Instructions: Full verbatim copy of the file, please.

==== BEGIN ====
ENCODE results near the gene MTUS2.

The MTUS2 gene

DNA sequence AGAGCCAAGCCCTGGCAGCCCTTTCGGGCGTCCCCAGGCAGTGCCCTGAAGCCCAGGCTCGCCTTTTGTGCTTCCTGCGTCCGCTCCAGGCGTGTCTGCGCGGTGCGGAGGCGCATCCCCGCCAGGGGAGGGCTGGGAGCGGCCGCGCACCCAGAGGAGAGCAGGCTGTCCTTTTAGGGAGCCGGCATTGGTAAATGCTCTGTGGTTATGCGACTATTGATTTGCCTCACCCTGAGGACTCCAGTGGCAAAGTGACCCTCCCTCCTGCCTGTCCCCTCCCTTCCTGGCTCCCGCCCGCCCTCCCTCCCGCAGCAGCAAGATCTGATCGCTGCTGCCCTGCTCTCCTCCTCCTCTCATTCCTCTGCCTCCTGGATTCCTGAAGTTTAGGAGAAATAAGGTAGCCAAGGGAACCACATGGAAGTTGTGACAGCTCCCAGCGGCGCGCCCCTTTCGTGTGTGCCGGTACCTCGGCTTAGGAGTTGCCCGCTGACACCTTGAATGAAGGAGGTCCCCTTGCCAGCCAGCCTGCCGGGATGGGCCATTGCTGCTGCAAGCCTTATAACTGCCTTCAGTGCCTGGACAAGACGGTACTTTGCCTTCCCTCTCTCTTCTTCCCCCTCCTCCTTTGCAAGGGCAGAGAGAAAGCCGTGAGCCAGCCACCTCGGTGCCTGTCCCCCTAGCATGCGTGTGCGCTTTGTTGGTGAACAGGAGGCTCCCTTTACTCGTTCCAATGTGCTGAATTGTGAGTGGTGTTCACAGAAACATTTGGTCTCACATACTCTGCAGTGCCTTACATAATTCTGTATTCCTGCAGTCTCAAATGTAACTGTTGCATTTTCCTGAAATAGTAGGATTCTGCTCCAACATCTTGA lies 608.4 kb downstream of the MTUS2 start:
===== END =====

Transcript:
ENCODE results near the gene MTUS2.

The MTUS2 gene

DNA sequence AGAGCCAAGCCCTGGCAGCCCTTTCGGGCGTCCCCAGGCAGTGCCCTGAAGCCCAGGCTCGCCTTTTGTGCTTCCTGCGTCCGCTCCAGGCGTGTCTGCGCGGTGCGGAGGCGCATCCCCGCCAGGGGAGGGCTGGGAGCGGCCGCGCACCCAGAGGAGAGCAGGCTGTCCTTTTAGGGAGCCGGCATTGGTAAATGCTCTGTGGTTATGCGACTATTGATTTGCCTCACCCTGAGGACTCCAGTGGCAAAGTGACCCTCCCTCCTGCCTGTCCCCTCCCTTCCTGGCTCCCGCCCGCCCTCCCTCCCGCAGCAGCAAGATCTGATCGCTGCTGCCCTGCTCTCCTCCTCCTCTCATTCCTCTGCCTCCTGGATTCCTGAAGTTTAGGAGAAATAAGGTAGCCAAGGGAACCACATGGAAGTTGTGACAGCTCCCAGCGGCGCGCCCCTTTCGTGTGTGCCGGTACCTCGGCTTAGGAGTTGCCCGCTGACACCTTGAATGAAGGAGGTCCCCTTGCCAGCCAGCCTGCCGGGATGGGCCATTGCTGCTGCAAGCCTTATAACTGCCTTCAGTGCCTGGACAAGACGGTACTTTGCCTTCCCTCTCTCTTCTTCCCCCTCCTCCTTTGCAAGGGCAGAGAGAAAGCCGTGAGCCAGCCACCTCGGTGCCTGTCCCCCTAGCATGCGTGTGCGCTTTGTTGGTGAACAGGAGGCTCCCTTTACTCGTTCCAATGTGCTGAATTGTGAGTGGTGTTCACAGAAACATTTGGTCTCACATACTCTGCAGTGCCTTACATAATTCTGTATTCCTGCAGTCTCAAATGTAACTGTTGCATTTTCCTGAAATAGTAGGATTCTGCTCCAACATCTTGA lies 608.4 kb downstream of the MTUS2 start: